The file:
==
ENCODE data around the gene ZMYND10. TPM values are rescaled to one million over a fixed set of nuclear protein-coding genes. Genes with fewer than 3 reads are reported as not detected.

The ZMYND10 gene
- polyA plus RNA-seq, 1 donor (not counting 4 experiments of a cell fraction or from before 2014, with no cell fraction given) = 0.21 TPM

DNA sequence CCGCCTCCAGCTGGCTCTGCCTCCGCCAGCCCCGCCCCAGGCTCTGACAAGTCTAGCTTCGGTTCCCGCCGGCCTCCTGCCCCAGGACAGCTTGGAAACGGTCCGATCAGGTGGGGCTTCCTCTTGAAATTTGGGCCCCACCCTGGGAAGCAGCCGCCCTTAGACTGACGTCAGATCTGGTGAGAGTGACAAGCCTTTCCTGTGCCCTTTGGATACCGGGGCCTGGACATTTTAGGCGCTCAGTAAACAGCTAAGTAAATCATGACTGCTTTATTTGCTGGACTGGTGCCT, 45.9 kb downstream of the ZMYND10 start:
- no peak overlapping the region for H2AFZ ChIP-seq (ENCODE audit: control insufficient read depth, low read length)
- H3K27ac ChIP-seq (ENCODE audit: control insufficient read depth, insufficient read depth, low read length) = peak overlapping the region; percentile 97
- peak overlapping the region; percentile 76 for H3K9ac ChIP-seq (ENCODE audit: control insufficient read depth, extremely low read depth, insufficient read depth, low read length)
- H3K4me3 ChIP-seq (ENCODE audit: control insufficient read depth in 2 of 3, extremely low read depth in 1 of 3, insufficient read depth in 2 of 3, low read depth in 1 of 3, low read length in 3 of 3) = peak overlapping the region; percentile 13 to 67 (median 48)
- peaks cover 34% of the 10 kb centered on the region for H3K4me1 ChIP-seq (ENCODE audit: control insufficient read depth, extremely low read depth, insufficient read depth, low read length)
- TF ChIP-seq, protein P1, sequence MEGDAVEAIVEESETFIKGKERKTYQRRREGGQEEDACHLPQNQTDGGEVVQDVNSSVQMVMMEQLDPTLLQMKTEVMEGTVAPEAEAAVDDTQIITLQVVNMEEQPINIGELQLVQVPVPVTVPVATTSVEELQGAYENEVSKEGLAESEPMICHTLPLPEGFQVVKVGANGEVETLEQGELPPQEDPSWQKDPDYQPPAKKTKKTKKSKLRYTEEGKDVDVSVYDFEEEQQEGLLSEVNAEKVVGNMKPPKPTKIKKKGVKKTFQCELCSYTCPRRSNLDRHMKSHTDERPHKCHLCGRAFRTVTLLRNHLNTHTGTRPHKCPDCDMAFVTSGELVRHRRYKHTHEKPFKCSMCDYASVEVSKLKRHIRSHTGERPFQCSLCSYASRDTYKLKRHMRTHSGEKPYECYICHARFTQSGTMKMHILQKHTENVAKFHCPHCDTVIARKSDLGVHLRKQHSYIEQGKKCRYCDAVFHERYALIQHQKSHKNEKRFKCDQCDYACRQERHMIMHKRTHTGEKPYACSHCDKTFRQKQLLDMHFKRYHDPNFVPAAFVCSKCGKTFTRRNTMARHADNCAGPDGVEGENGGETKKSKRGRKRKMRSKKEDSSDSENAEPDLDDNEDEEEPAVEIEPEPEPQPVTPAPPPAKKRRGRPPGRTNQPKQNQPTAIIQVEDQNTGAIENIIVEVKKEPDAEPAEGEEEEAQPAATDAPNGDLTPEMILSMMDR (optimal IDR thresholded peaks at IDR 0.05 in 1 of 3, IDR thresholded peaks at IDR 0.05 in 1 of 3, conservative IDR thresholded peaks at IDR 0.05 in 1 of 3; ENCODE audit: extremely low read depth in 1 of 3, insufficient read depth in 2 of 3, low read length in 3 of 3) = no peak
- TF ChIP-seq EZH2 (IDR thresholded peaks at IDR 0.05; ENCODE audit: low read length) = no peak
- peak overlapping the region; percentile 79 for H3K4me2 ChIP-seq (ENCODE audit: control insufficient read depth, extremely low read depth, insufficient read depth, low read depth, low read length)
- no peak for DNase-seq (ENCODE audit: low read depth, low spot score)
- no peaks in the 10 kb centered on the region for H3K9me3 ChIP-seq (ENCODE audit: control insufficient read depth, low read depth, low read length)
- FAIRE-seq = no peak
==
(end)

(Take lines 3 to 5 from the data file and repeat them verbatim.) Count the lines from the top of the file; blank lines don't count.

- polyA plus RNA-seq, 1 donor (not counting 4 experiments of a cell fraction or from before 2014, with no cell fraction given) = 0.21 TPM

DNA sequence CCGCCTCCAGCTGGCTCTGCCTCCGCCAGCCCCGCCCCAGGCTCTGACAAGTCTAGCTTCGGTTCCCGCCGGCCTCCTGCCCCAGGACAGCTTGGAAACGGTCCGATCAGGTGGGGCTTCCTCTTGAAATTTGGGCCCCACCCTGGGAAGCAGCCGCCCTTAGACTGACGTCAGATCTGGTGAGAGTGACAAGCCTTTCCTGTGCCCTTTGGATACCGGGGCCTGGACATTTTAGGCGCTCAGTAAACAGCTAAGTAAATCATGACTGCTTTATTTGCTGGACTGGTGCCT, 45.9 kb downstream of the ZMYND10 start:
- no peak overlapping the region for H2AFZ ChIP-seq (ENCODE audit: control insufficient read depth, low read length)